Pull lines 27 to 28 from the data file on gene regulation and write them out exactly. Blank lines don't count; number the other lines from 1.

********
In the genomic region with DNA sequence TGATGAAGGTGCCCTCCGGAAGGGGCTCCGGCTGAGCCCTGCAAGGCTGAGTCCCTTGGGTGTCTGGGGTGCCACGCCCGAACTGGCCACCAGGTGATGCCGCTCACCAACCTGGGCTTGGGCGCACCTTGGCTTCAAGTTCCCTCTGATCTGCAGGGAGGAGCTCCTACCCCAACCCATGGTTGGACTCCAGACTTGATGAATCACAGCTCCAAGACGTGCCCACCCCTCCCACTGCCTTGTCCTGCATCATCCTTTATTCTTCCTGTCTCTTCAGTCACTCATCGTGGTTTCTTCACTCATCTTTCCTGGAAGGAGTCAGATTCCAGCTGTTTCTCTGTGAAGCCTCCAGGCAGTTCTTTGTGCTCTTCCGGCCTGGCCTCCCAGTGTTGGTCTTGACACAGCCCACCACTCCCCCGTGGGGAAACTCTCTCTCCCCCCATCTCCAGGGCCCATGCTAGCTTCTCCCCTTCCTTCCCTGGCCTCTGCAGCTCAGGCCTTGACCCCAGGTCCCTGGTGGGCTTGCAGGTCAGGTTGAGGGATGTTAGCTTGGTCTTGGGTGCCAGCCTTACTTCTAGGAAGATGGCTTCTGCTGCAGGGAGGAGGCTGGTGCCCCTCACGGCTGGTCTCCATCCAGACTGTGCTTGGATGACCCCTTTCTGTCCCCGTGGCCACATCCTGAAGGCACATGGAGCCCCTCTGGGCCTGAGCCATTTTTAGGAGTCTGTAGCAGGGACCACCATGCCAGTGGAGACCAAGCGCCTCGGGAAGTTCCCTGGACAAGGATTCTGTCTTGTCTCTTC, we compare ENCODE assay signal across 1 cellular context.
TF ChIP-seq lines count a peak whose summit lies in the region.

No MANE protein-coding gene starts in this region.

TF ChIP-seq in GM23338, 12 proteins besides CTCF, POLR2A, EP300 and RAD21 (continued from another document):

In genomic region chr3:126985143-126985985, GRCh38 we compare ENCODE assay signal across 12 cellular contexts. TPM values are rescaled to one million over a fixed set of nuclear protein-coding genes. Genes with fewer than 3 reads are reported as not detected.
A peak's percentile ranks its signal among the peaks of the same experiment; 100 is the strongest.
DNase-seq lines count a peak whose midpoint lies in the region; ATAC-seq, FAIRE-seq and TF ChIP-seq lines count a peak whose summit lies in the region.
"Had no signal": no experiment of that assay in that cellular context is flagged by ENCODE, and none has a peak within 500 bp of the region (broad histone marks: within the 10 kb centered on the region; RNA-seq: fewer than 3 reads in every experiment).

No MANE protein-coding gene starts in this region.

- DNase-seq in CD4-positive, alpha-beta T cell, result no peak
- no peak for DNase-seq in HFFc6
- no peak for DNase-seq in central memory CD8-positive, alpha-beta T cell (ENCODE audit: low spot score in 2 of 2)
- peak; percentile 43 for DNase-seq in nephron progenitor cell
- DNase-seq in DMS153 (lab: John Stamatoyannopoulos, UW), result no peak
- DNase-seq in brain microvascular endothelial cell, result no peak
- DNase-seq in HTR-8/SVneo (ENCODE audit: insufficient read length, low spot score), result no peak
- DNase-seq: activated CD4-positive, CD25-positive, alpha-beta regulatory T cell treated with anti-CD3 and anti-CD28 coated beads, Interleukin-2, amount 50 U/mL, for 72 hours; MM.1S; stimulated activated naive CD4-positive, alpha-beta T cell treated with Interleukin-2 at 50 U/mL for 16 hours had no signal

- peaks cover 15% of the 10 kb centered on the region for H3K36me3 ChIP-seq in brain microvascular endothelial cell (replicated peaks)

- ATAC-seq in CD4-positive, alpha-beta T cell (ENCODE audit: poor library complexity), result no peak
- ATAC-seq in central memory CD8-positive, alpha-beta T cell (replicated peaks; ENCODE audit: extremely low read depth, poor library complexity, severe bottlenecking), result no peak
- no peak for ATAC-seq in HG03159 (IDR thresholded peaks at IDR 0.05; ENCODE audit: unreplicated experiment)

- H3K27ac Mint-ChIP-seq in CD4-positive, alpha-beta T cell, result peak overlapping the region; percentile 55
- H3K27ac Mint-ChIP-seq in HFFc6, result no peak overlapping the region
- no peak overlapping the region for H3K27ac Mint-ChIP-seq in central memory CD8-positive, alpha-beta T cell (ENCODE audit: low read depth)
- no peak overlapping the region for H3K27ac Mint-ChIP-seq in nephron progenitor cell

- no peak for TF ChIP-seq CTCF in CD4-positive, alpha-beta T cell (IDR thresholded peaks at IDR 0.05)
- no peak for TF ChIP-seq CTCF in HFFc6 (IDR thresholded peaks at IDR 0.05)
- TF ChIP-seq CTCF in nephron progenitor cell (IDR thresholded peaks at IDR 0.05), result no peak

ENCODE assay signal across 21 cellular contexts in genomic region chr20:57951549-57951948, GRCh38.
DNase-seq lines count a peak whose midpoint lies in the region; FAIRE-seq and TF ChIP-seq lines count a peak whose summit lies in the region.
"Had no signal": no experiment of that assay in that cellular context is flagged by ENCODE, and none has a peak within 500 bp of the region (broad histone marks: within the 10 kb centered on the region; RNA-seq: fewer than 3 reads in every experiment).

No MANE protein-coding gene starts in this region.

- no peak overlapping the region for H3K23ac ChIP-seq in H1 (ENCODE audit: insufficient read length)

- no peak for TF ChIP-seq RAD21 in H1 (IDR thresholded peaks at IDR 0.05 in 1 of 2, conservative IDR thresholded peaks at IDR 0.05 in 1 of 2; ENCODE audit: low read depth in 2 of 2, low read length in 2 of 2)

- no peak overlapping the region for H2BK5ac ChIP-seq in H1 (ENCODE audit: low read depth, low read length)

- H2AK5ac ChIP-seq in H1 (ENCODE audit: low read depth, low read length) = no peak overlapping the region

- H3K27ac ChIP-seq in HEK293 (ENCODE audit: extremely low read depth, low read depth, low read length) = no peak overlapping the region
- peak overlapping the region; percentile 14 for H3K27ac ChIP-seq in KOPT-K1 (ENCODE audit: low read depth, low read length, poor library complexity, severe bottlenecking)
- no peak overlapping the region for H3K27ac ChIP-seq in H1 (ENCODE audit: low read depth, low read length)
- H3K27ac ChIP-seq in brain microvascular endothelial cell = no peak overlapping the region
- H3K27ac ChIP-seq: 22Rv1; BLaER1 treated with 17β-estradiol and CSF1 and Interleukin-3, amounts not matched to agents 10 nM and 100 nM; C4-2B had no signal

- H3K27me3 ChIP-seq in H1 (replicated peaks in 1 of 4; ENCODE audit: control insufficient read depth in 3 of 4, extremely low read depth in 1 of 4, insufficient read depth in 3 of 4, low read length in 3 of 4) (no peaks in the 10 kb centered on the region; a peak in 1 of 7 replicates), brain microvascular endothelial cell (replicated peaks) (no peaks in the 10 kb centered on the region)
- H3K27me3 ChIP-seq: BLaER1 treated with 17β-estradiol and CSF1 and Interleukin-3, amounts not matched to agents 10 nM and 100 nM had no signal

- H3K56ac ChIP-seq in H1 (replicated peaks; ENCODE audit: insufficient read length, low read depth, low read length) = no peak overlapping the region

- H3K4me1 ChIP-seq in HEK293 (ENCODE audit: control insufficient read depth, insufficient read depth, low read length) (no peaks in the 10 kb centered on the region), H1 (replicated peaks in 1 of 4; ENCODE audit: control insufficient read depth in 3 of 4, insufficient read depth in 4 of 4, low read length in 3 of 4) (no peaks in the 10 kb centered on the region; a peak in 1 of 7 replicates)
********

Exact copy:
- no peak for TF ChIP-seq CTCF in HFFc6 (IDR thresholded peaks at IDR 0.05)
- TF ChIP-seq CTCF in nephron progenitor cell (IDR thresholded peaks at IDR 0.05), result no peak